immediately removed from the books. Steakley stressed that in
the GDR: "The immediate benefit for gay people came with the
repeal of Paragraph 175a, the Nazi law which had led to the
arrest and imprisonment of tens, perhaps hundreds of thousands
of homosexuals. This law was struck down by the Superior State
Court of Halle in 1948. By contrast, it remained in effect in
West Germany until 1969."
Paragraph 175, however--the Prussian law against male
homosexuality that had long been part of German criminal
code--remained on the books in the Soviet Occupied Zone. It
made sex between men punishable by up to four years in jail.
The law remained on the books in West Germany, too.
Picking up the torch
Parsons gave thoughtful attention to the early struggles in
the East to repeal Paragraph 175 itself.
"At the end of the war," he explained, "the earlier
difference within the Communist Party again appeared as a
discussion arose about how to reconstruct the society. Some
people argued that the democratic reconstruction of the country
should include progressive reforms of the laws and customs
"Articles appeared in many newspapers advocating the
elimination of Paragraph 175. In Saxony, which later became a
part of East Germany, the legislature endorsed repeal of the
One communist in particular deserves credit for these
efforts: Dr. Rudolf Klimmer.
As a medical student in Dresden during the Weimar Republic,
Klimmer, a gay man, had traveled to Berlin many times to follow
developments within the homosexual emancipation movement. He
particularly developed an association with Dr. Magnus
Hirschfeld's Scientific-Human itarian Committee.
Klimmer was a member of the Communist Party. So was the
committee's secretary and later chairperson, Richard
During 12 long years of fascism, Klimmer kept his political
views and sexuality under wraps, marrying a lesbian for mutual
protection. After the Nazis were defeated, he chose to live in
the Soviet Occupied Zone and joined the Communist Party once
Steakley noted, "He launched a one-man campaign which aimed
at repealing all laws against homosexuality, re-establishing
Hirschfeld's Institute for Sexual Science, and agitating with
Soviet and local authorities for the full equality of gay
Klimmer, Steakley said, "also embarked upon a career similar
to Hirschfeld's, continuing his medical practice and appearing
as an expert witness in numerous court cases involving
homosexuals, arguing at every turn for the repeal of Paragraph
Although his tireless efforts were successful in helping to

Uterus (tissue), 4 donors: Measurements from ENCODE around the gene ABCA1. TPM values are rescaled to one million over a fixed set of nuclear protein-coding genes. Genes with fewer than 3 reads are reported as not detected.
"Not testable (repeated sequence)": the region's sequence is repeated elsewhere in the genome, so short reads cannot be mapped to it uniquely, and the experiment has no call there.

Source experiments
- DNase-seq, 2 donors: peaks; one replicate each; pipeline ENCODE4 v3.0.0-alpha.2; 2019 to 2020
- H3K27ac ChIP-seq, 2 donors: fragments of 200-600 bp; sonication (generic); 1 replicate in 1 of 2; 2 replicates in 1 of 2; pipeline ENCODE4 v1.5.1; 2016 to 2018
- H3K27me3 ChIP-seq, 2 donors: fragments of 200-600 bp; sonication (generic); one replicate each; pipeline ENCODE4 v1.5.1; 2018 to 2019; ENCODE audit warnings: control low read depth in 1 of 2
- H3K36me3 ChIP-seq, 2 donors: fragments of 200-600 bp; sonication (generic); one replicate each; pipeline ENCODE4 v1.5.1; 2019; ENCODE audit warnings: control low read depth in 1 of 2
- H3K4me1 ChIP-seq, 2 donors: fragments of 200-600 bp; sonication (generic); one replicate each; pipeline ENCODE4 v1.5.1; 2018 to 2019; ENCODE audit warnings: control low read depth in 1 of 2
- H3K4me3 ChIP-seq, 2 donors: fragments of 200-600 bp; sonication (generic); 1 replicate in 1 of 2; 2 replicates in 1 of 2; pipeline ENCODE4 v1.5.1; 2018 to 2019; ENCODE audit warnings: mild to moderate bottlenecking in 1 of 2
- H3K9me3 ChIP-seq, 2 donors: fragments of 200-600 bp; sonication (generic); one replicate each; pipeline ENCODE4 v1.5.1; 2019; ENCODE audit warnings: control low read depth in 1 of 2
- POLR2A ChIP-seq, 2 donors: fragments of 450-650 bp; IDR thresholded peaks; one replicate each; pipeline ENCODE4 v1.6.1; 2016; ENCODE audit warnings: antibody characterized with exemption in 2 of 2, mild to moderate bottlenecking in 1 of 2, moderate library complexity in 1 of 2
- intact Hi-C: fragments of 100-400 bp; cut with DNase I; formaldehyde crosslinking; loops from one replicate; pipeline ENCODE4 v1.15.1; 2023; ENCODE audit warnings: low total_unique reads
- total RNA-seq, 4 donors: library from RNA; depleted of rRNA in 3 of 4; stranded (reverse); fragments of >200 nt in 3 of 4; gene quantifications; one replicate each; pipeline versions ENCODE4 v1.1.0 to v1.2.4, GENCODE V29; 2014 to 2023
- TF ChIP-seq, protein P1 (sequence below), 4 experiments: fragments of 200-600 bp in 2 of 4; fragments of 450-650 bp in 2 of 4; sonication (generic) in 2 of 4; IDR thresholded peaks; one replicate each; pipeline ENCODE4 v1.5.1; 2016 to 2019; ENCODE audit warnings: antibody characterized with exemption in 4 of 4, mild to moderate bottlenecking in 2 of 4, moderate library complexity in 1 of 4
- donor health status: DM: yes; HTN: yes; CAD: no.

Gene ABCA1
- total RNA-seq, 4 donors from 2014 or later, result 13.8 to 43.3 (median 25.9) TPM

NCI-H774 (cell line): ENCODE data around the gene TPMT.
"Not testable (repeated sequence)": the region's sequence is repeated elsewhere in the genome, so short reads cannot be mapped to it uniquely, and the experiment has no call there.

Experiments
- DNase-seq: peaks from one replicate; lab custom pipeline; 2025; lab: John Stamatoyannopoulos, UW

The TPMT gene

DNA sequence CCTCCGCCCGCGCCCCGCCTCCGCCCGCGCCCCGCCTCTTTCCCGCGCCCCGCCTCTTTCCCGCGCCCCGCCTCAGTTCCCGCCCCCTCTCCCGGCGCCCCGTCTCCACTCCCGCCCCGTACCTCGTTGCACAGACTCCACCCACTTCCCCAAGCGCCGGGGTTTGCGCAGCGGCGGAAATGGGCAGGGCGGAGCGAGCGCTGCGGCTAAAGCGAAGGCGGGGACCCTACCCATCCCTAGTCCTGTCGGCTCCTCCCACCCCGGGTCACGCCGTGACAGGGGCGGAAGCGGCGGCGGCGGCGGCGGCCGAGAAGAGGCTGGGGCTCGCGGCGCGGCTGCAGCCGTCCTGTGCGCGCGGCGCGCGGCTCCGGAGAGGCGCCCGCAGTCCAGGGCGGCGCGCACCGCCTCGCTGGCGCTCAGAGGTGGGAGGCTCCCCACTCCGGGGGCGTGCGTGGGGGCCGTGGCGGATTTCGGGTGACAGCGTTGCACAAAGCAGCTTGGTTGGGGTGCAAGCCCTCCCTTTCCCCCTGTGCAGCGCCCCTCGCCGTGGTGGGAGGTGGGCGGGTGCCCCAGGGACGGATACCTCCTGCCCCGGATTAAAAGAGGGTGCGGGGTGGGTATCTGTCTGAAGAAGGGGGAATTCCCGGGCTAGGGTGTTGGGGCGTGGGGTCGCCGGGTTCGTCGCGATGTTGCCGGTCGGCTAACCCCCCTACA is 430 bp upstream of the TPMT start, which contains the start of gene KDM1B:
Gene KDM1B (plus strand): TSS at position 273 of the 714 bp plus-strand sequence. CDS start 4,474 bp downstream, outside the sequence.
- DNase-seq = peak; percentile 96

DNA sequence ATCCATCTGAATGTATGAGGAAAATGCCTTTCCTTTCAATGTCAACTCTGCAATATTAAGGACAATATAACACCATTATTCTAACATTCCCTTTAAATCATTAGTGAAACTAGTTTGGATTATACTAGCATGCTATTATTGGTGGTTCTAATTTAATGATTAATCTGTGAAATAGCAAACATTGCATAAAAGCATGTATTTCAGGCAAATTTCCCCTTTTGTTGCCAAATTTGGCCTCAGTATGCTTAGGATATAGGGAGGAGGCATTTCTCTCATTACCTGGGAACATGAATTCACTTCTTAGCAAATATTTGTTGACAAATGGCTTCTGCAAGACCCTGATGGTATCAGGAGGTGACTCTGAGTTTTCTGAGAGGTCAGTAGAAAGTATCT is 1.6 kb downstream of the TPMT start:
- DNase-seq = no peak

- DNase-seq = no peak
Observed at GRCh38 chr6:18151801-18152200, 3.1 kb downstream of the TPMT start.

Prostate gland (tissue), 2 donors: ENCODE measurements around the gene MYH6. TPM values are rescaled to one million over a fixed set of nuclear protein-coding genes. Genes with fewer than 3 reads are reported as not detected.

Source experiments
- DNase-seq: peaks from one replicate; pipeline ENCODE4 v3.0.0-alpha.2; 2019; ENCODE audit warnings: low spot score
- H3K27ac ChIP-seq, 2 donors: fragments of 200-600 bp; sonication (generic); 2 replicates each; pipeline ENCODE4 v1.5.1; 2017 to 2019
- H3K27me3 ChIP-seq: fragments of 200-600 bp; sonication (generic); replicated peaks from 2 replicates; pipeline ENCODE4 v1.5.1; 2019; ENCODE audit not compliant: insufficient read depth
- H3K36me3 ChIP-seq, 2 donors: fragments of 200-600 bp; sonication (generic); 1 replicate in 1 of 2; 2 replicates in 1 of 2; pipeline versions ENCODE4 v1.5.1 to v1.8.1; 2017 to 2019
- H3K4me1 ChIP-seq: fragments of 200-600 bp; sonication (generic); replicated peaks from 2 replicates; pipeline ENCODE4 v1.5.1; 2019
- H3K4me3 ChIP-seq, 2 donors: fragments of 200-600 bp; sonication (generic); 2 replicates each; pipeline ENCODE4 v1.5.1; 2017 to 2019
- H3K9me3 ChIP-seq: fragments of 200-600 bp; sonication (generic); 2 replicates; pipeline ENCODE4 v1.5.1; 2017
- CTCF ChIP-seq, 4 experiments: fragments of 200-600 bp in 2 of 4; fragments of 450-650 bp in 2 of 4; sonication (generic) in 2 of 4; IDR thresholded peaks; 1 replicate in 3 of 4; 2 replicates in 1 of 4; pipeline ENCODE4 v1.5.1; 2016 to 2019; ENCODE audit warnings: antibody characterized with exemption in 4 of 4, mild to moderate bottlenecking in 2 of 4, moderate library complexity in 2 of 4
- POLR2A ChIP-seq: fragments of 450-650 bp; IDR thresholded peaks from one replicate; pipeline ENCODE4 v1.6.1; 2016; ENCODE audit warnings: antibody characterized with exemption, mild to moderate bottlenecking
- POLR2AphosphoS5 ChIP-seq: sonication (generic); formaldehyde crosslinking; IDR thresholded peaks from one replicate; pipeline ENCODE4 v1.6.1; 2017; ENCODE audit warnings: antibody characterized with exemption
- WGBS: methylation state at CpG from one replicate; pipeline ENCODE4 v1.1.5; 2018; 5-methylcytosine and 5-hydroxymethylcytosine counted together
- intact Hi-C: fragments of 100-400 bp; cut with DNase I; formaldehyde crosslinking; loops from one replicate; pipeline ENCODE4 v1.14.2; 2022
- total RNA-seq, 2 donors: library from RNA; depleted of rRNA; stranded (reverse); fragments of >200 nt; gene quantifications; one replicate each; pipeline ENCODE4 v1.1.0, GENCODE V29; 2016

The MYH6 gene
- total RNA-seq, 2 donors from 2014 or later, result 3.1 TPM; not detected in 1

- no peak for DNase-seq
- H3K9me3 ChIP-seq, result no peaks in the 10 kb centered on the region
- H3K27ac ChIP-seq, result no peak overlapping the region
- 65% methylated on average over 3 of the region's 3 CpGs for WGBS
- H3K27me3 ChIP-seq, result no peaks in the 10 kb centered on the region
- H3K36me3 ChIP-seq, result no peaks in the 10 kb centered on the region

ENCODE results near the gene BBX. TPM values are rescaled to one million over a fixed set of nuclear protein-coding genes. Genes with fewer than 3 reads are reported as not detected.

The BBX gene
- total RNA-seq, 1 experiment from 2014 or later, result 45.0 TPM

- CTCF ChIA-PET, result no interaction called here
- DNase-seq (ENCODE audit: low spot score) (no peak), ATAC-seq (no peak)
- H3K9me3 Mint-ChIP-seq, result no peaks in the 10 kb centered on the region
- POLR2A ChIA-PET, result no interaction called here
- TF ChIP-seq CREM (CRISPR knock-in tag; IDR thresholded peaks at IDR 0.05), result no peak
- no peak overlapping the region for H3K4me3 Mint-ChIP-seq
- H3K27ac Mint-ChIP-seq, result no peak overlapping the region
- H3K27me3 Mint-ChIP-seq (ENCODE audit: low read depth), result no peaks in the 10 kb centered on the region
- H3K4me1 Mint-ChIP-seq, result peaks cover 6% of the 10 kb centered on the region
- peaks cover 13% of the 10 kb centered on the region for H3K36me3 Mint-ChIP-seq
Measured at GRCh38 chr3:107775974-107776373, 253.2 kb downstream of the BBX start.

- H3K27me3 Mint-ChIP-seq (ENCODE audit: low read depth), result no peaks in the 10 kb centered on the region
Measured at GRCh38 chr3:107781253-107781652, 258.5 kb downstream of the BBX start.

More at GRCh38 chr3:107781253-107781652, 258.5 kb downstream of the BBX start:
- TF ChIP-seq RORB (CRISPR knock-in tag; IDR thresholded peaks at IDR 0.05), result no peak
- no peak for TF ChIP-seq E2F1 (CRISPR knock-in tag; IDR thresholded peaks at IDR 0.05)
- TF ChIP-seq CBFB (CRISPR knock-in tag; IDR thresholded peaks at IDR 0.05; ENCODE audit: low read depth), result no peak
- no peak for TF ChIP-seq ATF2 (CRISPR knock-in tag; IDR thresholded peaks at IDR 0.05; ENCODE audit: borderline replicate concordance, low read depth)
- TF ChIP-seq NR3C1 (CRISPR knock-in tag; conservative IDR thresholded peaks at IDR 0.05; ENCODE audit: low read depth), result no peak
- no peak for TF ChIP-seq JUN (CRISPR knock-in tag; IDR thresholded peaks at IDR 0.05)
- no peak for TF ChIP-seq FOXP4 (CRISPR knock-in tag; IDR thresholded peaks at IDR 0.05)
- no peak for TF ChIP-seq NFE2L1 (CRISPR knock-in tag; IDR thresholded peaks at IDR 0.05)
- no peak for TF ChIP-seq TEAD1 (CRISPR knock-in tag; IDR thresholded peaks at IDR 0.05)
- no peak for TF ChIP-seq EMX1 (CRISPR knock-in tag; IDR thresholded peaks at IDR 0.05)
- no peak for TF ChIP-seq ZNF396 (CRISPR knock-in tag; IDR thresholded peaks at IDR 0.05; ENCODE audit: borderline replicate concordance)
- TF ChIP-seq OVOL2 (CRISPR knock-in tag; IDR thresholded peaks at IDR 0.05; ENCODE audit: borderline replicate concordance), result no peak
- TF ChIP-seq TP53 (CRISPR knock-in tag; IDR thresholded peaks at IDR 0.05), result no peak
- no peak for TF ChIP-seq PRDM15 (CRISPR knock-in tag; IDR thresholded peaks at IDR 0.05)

overturn the amendment to Paragraph 175, he was not able to
repeal the old law itself. Nor was he able to win the
establishment of a new Institute for Sexual Science.
Instead, he was appointed medical director of Dresden's
Polyclinic, where he set up the first Marriage and Sexual
Counseling Center of the Soviet Occupied Zone, which became a
forerunner of dozens of similar centers across the GDR.
Cleaning up old cesspool
John Parsons examined the struggle for sexual liberation in
a material context. He stressed that the efforts of Klimmer and
others proved to be exceptional for two key reasons.
The GDR had to pull itself up out of the ashes of wartime
devastation--hunger, homelessness, dislocation and poverty. The
USSR, unlike the United States, had suffered tremendous
destruction during the war and had no resources to send to
Eastern Europe. Furthermore: "A generation of children had been
raised and educated in Nazi schools. The problems of
de-Nazifying the country, of creating new, democratic
educational programs and new legal and medical professions took
"The Communist Party turned its attention to mobilizing the
population for the barest of economic needs and towards
stabilizing social life in the most orthodox of all
The second cause, he wrote, "lies with developments in the
communist movement itself."
The rise of a bureaucratic current in the Soviet leadership
and the re-establishment of an anti-gay law in the USSR were to
have an impact in East Germany as well. "Stalin's rise ended
the Communist Party's advocacy of sexual reform. The same
reversal occurred in Germany, with the growth of the influence
of Stalinism throughout the world communist movement."
As a result, he stated, "Between 1948 and the late 1960s,
lesbian and gay liberation lost any place in broad public
Steakley concluded that during the period of the
Antifascist-Democratic Renewal, "Homosexuals were generally
able to return to the place in German society which they had
held before Hitler's rise to power"--gains that had been made
possible in the Weimar Republic because of the mass German
Homosexual Eman cipation Movement--"but no further."
However, the work to provide jobs, education, housing and
health care for the East German population as a whole continued
to raise living standards. As material conditions improved, the
struggle for sexual emancipation reached new heights.
Next: 1968--Paragraph 175 is abolished in the
East, but not in the West.
Reprinted from the Oct. 28, 2004, issue of
Workers World newspaper
This article is copyright under a Creative